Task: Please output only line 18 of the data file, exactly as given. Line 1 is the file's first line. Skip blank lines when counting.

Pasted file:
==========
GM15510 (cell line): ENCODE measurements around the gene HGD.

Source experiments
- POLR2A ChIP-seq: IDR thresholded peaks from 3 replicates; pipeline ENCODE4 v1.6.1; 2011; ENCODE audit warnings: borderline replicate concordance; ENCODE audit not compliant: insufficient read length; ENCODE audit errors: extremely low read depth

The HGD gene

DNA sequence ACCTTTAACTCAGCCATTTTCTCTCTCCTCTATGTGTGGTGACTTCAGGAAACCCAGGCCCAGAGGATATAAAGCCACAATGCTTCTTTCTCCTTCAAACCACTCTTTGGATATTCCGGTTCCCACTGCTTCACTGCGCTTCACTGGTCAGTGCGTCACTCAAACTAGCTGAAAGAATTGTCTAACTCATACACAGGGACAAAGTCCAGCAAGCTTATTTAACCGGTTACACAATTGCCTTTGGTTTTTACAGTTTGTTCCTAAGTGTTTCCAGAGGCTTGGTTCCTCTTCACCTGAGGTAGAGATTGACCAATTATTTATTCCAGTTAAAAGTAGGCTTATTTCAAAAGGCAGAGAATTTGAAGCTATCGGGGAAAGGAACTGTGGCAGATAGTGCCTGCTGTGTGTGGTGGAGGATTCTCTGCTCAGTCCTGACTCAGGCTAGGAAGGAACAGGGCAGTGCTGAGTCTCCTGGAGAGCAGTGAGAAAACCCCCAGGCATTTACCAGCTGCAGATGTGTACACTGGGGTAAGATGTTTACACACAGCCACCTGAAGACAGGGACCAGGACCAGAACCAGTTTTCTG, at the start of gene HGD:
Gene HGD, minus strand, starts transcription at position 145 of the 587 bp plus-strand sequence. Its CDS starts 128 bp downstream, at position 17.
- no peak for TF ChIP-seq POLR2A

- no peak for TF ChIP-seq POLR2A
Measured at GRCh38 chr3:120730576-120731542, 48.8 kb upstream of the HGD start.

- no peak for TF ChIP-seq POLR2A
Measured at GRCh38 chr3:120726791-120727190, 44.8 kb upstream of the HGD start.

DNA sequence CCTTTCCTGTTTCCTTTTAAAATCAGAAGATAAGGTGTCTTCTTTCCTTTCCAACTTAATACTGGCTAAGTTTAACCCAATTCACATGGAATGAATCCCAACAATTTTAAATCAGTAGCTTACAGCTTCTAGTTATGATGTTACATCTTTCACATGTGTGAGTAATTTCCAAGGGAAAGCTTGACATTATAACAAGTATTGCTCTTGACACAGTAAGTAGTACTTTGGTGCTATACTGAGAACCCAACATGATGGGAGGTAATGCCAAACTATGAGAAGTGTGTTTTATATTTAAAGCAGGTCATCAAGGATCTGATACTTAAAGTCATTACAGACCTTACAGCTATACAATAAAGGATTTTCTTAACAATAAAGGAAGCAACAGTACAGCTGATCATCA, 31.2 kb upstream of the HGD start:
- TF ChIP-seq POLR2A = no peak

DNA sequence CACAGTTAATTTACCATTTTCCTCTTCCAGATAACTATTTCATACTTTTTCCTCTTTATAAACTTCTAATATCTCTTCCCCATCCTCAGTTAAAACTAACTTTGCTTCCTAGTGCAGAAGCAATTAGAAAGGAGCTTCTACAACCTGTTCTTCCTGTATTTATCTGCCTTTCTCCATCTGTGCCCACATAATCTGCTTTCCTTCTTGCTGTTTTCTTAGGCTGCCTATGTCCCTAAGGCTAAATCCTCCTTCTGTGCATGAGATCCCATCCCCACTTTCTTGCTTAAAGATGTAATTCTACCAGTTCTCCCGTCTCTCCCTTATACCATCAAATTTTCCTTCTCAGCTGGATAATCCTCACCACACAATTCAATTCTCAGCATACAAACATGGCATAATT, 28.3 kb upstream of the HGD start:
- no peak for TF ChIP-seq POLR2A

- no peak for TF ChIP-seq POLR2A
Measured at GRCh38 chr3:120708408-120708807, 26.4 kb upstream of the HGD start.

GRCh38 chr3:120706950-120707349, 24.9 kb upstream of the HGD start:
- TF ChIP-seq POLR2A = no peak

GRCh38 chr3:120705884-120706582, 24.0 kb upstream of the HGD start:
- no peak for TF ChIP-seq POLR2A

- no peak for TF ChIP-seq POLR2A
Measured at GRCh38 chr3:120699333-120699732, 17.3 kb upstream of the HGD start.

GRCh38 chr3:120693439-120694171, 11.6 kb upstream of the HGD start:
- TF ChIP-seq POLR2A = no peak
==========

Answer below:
GRCh38 chr3:120706950-120707349, 24.9 kb upstream of the HGD start: